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That Bad Boss May Be Toxic to Your Family, Too

Research shows employees bring workplace stress home to spouses, children

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What separates good and bad supervisors?

An unsupportive manager, Hammer said, "will have a complete disregard for workers' own non-work needs."

"Sometimes bad bosses post schedules at the last minute so that people who have family responsibilities or non-work responsibilities -- anything, not just family -- have to readjust their whole non-work lives around their work schedules," she said. "When supervisors basically don't allow for schedule control and control over work, that leads to high levels of stress."

Hammer and colleague Ellen Kossek at Michigan State University train supervisors to be more family-supportive and are completing large-scale research on the training's effects.

"First of all, training focuses on providing emotional support," Hammer said. "Teaching supervisors [that] simply listening to your employees and paying attention and showing that you care is incredibly helpful. It's not rocket science, but what we find is many supervisors don't do these things."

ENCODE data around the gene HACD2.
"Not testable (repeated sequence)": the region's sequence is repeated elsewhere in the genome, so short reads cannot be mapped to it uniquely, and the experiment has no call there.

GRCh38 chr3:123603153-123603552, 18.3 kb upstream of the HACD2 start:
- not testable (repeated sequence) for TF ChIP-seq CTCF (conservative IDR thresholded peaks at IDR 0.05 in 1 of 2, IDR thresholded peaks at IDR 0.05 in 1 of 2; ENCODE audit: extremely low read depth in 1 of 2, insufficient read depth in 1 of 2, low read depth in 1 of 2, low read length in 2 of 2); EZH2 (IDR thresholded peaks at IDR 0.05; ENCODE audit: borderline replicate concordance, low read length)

The training starts with a workforce survey, which usually reveals a disconnect: When it comes to work-family conflict, managers tend to think they're more supportive than workers perceive them to be.

Supervisors can contribute to a healthier atmosphere by demonstrating their own work-life balance "in the sense that they are taking care of their own work, life and family integration and that, for example, they take time off to go to their kid's basketball or baseball game," Hammer said.

One challenge is convincing organizations that being family-supportive means the work still gets done.

"Employers are paying for health care and employers are taking a hit when workers are absent, and what we see are higher levels of stress related to higher levels of absenteeism and higher levels of health complaints and health problems," Hammer said. "Employers can be paying attention and understanding what they can do to help alleviate that stress. It will help their bottom line as well as help employees' health and well-being outcomes."

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